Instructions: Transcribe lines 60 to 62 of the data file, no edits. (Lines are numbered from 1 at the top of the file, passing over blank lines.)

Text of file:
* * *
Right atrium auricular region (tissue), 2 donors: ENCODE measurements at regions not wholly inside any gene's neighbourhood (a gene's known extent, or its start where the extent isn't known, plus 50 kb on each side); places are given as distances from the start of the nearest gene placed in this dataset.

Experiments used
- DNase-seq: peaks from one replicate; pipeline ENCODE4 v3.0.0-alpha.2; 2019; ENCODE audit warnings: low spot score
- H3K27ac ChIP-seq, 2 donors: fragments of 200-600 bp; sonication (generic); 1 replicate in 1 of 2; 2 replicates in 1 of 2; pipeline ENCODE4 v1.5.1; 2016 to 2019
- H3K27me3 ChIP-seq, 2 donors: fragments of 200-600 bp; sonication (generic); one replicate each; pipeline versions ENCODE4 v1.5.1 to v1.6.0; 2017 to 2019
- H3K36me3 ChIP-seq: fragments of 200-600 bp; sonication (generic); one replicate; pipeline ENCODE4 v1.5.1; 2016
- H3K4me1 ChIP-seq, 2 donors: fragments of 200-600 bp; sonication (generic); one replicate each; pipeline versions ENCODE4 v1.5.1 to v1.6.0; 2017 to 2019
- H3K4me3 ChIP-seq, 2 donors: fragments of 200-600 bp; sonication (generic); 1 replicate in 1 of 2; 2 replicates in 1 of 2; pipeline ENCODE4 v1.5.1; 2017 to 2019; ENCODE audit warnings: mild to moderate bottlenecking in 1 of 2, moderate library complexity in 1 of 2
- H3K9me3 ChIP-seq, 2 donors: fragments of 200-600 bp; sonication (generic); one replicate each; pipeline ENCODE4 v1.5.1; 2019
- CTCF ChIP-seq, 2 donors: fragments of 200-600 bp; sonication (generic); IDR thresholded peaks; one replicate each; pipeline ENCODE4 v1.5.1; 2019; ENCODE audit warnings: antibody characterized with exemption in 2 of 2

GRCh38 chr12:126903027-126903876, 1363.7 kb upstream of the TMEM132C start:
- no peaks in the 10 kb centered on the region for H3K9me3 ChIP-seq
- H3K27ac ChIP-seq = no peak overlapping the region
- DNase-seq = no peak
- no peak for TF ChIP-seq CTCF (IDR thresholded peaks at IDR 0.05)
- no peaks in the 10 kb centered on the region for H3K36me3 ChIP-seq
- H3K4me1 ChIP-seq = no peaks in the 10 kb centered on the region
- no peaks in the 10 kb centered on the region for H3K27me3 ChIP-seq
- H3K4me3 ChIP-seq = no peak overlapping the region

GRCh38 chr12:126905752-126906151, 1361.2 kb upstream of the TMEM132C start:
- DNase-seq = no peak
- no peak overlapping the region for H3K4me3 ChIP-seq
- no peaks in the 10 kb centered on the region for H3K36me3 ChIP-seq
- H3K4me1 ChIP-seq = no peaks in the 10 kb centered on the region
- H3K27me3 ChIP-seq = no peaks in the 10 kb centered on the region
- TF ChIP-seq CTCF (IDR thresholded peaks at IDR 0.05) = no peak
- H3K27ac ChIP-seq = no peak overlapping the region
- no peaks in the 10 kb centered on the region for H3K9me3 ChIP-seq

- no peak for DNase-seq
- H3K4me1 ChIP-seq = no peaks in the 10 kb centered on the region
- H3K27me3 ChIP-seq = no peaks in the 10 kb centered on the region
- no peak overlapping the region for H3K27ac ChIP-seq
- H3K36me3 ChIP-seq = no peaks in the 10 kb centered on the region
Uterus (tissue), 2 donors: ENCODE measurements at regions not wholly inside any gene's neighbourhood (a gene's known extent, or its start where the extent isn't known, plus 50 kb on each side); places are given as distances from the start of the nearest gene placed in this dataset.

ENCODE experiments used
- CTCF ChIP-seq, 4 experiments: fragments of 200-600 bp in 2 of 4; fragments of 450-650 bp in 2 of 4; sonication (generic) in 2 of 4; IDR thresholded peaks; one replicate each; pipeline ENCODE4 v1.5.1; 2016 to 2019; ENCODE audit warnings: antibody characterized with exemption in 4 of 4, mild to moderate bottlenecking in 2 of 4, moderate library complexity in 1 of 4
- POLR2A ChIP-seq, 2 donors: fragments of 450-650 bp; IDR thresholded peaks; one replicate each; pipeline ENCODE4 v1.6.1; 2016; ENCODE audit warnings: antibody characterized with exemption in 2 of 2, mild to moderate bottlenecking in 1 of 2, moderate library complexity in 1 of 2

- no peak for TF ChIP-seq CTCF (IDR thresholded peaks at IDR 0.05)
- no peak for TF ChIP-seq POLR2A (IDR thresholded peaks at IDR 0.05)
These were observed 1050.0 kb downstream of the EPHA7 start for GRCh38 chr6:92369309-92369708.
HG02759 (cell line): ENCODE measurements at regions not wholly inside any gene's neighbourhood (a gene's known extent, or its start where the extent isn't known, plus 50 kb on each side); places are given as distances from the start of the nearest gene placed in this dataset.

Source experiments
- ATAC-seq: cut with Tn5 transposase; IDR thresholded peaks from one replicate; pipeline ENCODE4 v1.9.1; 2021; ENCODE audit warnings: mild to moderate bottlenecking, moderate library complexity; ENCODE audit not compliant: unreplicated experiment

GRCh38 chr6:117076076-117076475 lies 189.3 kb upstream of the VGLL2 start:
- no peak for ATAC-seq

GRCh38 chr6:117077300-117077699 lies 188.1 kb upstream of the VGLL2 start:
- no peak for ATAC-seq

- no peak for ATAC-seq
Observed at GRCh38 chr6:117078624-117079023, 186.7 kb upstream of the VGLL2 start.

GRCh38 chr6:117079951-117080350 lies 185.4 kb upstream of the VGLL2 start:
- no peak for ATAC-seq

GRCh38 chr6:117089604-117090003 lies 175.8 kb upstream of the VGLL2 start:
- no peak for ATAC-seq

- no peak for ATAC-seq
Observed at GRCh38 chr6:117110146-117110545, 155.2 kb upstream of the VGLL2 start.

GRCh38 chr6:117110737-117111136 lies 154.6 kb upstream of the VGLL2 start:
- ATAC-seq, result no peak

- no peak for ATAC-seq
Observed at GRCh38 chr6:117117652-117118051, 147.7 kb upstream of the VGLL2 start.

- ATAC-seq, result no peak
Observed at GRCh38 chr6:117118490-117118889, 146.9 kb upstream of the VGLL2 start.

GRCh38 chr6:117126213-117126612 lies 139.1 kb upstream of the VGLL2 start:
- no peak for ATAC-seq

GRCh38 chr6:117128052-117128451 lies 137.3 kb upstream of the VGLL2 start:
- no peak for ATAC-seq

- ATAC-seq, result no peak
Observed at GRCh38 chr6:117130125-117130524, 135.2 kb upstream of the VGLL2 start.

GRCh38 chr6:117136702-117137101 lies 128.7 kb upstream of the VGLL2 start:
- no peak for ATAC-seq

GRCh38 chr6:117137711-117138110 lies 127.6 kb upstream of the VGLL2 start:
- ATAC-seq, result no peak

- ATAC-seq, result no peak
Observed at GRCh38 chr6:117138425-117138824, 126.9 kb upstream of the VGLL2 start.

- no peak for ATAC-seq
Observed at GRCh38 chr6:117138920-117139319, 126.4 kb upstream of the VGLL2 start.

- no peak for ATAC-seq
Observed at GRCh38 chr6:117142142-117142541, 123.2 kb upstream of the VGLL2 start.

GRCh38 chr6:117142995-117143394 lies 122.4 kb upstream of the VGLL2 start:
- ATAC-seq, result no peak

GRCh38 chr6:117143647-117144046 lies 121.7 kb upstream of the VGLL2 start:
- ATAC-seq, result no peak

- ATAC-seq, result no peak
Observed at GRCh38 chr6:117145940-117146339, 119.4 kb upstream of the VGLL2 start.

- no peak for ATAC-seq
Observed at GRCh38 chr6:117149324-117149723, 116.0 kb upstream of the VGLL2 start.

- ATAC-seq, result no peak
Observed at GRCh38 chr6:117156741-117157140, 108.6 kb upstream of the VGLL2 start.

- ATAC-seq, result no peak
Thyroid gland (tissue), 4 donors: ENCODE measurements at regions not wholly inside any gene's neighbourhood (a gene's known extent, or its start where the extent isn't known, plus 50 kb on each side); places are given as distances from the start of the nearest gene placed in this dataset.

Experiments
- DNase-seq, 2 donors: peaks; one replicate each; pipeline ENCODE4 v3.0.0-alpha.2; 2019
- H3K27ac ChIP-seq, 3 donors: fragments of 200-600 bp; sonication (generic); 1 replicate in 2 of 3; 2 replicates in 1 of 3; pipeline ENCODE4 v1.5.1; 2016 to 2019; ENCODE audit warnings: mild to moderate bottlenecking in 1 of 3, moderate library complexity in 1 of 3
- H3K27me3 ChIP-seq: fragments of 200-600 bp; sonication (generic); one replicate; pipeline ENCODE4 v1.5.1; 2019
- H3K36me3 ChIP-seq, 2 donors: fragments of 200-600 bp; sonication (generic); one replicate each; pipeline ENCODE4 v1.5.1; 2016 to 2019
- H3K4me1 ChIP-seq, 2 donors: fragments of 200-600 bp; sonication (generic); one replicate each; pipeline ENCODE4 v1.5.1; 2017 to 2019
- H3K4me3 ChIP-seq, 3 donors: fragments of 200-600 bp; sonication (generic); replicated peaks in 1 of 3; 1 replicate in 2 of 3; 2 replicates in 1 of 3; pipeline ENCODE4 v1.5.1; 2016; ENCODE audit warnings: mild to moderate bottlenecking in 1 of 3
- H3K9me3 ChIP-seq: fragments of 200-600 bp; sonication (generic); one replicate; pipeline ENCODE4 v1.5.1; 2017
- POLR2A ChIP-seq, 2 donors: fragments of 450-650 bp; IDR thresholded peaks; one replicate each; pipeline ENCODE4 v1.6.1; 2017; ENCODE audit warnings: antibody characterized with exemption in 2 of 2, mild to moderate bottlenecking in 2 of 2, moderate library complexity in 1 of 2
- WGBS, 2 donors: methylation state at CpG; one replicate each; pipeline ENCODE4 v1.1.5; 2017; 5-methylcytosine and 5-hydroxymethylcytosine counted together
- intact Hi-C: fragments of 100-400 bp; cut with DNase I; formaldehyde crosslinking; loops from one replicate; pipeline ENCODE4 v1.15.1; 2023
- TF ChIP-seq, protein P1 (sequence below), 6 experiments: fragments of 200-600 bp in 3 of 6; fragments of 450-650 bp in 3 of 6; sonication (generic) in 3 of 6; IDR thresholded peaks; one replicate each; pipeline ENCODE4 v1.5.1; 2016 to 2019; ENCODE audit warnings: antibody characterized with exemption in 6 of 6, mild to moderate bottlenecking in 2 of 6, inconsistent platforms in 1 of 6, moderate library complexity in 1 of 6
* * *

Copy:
- ATAC-seq, result no peak
Observed at GRCh38 chr6:117118490-117118889, 146.9 kb upstream of the VGLL2 start.

GRCh38 chr6:117126213-117126612 lies 139.1 kb upstream of the VGLL2 start: